So as 2011 nears, I am happily awaiting new opportunities and saying goodbye to much that needs to go.
Auld Lang Syne, my dear.  Auld Lang Syne.  ~S.

Only as high as I reach can I grow, only as far as I seek can I go, only as deep as I look can I see, only as much as I dream can I be.” ~Karen Ravn

28 December 2010


"Even though we've changed and we're all finding our own place in the world, we all know that when the tears fall or the smile spreads across our faces, we'll come to each other because no matter where this crazy world takes us, nothing will ever change so much to the point where we're not all still friends." ~Unknown

What we remember from childhood we remember forever - permanent ghosts, stamped, inked, imprinted, eternally seen. ~Cynthia Ozick

20 December 2010

My Symphony

My little sis called Saturday morning.  Early.  Sort of.  I was still in bed at 8:30 a.m.  Late?  Perhaps, but I had an excellent excuse.  I was poring over a book...always a favorite companion.  Someday when I look back on my life, I don't think I'll lament the postponement of laundry for the love of a few incredible words.  Ultimately, I'm hoping to become better at living my life without regrets.  Taking time to embrace the moment is a part of that effort.  This weekend, I found success.  As for discoveries, I found something else this weekend, too.  I'm reading Dostoevsky's The Brothers Karamazov.  It's a gift I've given myself upon the recommendation of a friend...To Stephanie, from Russia. With love.  *sigh*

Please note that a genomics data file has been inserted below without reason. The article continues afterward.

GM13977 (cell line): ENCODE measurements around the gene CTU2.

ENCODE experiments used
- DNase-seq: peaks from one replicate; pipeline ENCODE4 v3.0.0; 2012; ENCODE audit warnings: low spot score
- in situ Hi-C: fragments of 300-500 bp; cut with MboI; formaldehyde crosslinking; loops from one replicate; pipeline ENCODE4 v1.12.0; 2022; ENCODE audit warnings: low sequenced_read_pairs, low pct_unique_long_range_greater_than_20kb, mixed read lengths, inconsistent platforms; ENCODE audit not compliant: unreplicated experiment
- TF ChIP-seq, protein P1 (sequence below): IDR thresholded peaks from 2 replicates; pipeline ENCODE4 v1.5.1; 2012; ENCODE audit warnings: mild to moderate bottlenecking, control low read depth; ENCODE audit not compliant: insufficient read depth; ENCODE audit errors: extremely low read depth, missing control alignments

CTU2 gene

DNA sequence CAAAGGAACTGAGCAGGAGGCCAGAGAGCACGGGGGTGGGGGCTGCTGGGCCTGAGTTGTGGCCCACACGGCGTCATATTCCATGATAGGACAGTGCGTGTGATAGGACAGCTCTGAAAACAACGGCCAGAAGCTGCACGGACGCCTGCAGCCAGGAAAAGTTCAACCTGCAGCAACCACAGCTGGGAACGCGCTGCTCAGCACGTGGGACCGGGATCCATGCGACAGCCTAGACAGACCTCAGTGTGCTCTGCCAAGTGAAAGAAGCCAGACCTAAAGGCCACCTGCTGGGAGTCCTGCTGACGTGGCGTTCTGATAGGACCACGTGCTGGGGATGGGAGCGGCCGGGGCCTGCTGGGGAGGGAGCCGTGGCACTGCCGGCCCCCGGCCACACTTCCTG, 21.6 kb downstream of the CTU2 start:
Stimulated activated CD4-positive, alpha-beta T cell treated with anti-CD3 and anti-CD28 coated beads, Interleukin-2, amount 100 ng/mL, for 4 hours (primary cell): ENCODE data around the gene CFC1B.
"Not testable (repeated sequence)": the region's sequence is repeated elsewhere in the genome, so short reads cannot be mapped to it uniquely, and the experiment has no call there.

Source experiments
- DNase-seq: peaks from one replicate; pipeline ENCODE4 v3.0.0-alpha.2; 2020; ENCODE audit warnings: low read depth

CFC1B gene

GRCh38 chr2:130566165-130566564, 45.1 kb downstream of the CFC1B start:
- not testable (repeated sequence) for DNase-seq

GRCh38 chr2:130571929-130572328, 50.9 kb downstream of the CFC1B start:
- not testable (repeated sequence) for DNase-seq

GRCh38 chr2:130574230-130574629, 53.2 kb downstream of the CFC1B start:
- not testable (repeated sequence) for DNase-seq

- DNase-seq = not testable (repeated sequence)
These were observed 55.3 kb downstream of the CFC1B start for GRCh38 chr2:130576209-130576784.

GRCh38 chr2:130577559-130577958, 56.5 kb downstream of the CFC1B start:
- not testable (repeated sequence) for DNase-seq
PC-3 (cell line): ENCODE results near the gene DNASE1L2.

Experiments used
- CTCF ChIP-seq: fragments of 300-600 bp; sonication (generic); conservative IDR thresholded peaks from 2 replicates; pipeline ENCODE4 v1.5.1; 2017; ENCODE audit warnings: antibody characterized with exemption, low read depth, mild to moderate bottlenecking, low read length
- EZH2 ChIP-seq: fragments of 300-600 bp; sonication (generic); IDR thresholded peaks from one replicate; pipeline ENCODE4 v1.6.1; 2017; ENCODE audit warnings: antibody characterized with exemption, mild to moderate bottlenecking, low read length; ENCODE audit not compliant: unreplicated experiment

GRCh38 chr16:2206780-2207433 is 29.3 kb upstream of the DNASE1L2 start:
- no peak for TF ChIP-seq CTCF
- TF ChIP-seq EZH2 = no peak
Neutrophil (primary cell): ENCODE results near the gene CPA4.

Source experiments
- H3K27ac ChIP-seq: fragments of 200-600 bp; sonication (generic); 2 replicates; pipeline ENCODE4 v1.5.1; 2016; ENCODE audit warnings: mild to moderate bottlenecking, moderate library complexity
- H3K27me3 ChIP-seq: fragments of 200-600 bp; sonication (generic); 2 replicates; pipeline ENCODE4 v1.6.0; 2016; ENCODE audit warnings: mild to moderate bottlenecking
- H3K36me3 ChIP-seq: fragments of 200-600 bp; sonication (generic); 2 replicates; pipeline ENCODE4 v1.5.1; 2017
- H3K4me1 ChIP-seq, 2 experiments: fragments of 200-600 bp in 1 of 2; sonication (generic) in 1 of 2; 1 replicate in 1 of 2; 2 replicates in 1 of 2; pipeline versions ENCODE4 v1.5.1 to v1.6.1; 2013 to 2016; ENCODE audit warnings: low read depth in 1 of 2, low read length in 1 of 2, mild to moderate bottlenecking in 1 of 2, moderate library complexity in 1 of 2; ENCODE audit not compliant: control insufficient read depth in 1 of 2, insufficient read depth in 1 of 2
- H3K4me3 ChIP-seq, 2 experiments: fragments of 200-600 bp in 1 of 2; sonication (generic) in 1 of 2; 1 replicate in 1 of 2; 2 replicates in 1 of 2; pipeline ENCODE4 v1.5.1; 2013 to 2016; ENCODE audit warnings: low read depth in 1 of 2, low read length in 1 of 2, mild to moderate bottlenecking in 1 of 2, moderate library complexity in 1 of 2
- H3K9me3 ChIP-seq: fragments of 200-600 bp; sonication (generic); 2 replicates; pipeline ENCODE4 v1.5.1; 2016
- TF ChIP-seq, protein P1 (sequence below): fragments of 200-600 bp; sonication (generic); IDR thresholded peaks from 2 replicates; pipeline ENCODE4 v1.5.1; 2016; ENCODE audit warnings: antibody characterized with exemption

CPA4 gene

And so I now I return to my sister's call...  She stumbled upon an incredible blog and was confident I'd develop an immediate affinity for it.  She knows me well.  Meet Deserae.  You'll find her Peeking Thru The Sunflowers  in Kansas.  Her post of December 7th captivates me.  It highlights scenes from Midwest Living Magazine's holiday showcase of her home.  I am ready to find my old house and mimic the ambiance ~ and her  kitchen, as well.  Incredible, truly it is.